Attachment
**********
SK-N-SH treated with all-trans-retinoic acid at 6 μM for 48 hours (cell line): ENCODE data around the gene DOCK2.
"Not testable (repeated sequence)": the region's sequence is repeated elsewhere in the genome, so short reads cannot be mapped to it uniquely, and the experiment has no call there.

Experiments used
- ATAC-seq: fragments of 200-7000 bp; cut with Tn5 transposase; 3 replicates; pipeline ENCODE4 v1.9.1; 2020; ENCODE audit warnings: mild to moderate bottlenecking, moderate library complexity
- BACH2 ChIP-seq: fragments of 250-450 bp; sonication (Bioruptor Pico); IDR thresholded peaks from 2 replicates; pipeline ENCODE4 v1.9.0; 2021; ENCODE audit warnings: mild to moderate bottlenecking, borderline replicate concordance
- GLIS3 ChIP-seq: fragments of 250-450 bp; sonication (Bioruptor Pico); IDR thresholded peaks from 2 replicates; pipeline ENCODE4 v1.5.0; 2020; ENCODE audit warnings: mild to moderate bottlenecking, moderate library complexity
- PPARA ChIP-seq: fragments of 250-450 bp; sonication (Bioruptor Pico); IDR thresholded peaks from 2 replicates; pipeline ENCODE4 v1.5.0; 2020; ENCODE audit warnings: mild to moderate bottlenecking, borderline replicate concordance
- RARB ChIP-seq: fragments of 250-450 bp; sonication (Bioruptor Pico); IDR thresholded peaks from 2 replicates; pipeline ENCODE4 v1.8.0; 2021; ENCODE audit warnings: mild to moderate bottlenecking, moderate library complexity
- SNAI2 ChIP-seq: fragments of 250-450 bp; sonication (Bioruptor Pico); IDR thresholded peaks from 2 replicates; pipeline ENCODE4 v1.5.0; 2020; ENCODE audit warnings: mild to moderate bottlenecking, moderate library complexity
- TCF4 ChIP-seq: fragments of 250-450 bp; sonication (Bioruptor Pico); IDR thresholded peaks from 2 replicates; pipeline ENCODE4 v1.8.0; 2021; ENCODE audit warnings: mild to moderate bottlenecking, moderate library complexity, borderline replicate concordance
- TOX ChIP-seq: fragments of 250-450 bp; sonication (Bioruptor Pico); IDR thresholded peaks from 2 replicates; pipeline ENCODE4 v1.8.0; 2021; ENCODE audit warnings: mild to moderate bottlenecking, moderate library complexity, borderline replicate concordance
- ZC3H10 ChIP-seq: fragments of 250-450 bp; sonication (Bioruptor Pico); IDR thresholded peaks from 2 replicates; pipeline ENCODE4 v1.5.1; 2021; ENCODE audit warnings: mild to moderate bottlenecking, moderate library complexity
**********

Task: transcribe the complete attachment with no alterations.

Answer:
SK-N-SH treated with all-trans-retinoic acid at 6 μM for 48 hours (cell line): ENCODE data around the gene DOCK2.
"Not testable (repeated sequence)": the region's sequence is repeated elsewhere in the genome, so short reads cannot be mapped to it uniquely, and the experiment has no call there.

Experiments used
- ATAC-seq: fragments of 200-7000 bp; cut with Tn5 transposase; 3 replicates; pipeline ENCODE4 v1.9.1; 2020; ENCODE audit warnings: mild to moderate bottlenecking, moderate library complexity
- BACH2 ChIP-seq: fragments of 250-450 bp; sonication (Bioruptor Pico); IDR thresholded peaks from 2 replicates; pipeline ENCODE4 v1.9.0; 2021; ENCODE audit warnings: mild to moderate bottlenecking, borderline replicate concordance
- GLIS3 ChIP-seq: fragments of 250-450 bp; sonication (Bioruptor Pico); IDR thresholded peaks from 2 replicates; pipeline ENCODE4 v1.5.0; 2020; ENCODE audit warnings: mild to moderate bottlenecking, moderate library complexity
- PPARA ChIP-seq: fragments of 250-450 bp; sonication (Bioruptor Pico); IDR thresholded peaks from 2 replicates; pipeline ENCODE4 v1.5.0; 2020; ENCODE audit warnings: mild to moderate bottlenecking, borderline replicate concordance
- RARB ChIP-seq: fragments of 250-450 bp; sonication (Bioruptor Pico); IDR thresholded peaks from 2 replicates; pipeline ENCODE4 v1.8.0; 2021; ENCODE audit warnings: mild to moderate bottlenecking, moderate library complexity
- SNAI2 ChIP-seq: fragments of 250-450 bp; sonication (Bioruptor Pico); IDR thresholded peaks from 2 replicates; pipeline ENCODE4 v1.5.0; 2020; ENCODE audit warnings: mild to moderate bottlenecking, moderate library complexity
- TCF4 ChIP-seq: fragments of 250-450 bp; sonication (Bioruptor Pico); IDR thresholded peaks from 2 replicates; pipeline ENCODE4 v1.8.0; 2021; ENCODE audit warnings: mild to moderate bottlenecking, moderate library complexity, borderline replicate concordance
- TOX ChIP-seq: fragments of 250-450 bp; sonication (Bioruptor Pico); IDR thresholded peaks from 2 replicates; pipeline ENCODE4 v1.8.0; 2021; ENCODE audit warnings: mild to moderate bottlenecking, moderate library complexity, borderline replicate concordance
- ZC3H10 ChIP-seq: fragments of 250-450 bp; sonication (Bioruptor Pico); IDR thresholded peaks from 2 replicates; pipeline ENCODE4 v1.5.1; 2021; ENCODE audit warnings: mild to moderate bottlenecking, moderate library complexity